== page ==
That sounds like--after sincere efforts to reconcile--"let them go," or "get over it."

But let's not forget. Who did Jesus hang around with the most? Jesus ate with tax collectors and showed mercy and grace to Gentiles. Relationships may break. Life in community may be less than whole. But never is anyone beyond the realm of God's love and grace. In some extreme cases, we have to leave reconciliation up to God; and God is the God of reconciliation, love and hope.

Then there appears that lovely line, often quoted and long remembered: "For where two or three are gathered in my name," says Jesus, "I am there among them."

We often use that line when we want to affirm God is present even though not many of us are present, and that is fine. God IS present when even two or three gather "in his name."

BUT the real message in this context celebrates Jesus' extreme emphasis on reconciliation, on building community, even out of enmity. Jesus loves wholesomeness . . . not divisiveness. From the beginning of this passage to these final words, the main point is this: "When you are working hard on reconciliation and community, I am in your midst!" says the Lord.

In the oldest sanctuary from the Old Testament, the holiest item of all the furniture was the ark.  The ark, like a box, a container, in the center of the sanctuary, contained the holiest objects, like the tablets on which the law of God was written. Above the ark in the Holy of Holies were two figures, cherubim. In Exodus 25:20, it says that the faces of those cherubs were turned toward each other. The point of this image is to convey the powerful truth--God is most present when people have their faces turned to each other. God speaks where two people turn their faces toward each other in love. God is most present in care and generosity, when people are seeking to move from enmity to community. The cherubim in the ark exemplify that God is most present when faces are turned toward each other.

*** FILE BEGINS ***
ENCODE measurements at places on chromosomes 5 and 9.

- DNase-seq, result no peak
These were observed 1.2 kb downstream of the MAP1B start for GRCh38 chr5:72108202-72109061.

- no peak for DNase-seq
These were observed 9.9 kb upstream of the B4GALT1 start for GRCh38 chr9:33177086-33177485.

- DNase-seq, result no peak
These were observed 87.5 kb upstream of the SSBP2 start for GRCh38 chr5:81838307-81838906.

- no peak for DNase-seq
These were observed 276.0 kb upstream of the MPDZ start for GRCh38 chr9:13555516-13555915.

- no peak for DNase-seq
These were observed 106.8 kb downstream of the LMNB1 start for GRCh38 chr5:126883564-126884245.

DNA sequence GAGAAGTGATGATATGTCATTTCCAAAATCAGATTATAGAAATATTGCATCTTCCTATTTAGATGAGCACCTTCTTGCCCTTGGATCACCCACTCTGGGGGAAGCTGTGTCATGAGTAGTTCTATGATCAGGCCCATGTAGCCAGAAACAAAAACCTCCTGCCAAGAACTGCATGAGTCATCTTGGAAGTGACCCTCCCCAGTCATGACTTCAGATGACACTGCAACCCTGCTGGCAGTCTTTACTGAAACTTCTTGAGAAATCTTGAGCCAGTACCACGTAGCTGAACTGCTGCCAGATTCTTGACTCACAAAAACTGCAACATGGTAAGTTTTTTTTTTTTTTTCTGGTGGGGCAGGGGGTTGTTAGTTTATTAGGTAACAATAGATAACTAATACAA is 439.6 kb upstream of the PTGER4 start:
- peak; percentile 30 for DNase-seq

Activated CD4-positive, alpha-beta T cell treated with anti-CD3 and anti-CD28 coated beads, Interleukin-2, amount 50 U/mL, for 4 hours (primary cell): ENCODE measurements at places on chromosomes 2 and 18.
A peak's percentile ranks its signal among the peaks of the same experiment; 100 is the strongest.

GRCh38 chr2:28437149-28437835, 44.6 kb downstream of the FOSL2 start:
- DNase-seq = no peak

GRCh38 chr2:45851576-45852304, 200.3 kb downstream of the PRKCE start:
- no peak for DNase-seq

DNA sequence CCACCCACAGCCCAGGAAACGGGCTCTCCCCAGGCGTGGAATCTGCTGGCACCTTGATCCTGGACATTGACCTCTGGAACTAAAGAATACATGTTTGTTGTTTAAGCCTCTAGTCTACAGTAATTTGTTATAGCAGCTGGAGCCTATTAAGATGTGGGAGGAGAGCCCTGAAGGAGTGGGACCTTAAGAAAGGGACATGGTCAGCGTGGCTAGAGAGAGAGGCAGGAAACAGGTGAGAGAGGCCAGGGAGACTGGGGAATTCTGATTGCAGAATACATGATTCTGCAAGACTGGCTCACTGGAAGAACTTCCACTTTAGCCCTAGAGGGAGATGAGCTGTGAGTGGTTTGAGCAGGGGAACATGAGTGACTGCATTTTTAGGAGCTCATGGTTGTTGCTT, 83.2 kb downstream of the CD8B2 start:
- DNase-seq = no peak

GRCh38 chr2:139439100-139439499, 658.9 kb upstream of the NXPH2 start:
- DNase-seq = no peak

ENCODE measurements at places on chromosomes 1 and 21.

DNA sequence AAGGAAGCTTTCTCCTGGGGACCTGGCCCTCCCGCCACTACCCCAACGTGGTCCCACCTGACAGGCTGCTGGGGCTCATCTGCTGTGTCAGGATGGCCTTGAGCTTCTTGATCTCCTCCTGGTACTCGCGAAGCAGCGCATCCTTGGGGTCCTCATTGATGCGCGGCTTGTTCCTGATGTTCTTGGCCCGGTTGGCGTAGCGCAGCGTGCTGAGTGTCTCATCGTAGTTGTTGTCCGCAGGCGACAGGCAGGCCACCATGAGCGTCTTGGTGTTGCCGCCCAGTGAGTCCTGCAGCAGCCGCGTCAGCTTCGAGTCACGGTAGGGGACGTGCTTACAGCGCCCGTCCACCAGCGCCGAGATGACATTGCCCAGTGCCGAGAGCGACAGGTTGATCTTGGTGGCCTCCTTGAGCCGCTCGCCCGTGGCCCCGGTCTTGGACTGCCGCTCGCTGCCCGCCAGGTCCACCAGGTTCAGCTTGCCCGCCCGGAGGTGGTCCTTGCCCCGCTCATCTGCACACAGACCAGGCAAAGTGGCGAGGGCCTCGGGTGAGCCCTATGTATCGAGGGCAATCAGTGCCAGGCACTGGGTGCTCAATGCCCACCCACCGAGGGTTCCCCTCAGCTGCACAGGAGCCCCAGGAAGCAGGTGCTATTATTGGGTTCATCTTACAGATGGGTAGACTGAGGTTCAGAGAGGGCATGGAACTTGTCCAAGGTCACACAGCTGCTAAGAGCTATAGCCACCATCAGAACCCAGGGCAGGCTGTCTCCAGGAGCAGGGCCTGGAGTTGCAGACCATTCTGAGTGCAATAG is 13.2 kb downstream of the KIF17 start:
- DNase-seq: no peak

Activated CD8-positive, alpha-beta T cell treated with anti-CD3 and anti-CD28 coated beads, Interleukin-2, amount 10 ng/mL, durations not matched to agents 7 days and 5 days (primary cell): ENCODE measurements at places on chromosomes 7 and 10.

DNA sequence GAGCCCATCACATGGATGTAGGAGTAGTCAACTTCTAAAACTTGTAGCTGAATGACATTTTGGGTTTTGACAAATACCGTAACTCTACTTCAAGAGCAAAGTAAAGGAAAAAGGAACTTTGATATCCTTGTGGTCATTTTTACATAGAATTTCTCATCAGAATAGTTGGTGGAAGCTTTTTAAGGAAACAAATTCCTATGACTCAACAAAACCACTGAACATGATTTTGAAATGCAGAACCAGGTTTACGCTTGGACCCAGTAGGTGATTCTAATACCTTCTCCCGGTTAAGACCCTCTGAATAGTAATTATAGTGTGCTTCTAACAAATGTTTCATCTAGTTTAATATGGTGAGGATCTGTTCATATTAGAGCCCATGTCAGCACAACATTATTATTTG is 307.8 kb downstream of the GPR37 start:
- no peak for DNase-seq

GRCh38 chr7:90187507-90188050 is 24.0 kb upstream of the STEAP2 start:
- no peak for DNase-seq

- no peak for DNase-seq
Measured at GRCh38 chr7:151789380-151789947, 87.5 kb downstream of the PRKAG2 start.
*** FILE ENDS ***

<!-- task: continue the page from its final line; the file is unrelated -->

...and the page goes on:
Jesus likewise invites, no, Jesus commands us, to turn and to keep turning to one another, not in judgment, but in love, striving to overcome alienation with reconciliation, urging faithful devotion from our lives. When we do that, we see God most clearly. Until we do that, we are moving away from God's intentions. (see J. Sacks, To Heal a Fractured World, p. 54). Life as God's people is about connections and community, not enmity and alienation.

Imagine if we could really live in this way. It would lead us toward the reign of God.

If not now, when? If not us, then who?

May God's Spirit guide us and bless us to move us--with prayer and humility, grace and courage--from enmity to community, and so promote the reign and the reality of God.

Let us pray. Holy God, to turn from you is to fall; to turn to you is to rise; to stand with you, open our lives to you, that is to abide forever. Show us the way of Jesus and keep leading us. Amen.